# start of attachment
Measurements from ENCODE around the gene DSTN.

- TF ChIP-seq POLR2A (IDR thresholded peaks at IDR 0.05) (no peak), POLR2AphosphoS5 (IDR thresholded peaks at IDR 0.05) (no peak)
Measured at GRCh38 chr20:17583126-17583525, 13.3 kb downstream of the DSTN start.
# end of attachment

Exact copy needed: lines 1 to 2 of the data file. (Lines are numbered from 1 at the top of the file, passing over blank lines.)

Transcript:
Measurements from ENCODE around the gene DSTN.

- TF ChIP-seq POLR2A (IDR thresholded peaks at IDR 0.05) (no peak), POLR2AphosphoS5 (IDR thresholded peaks at IDR 0.05) (no peak)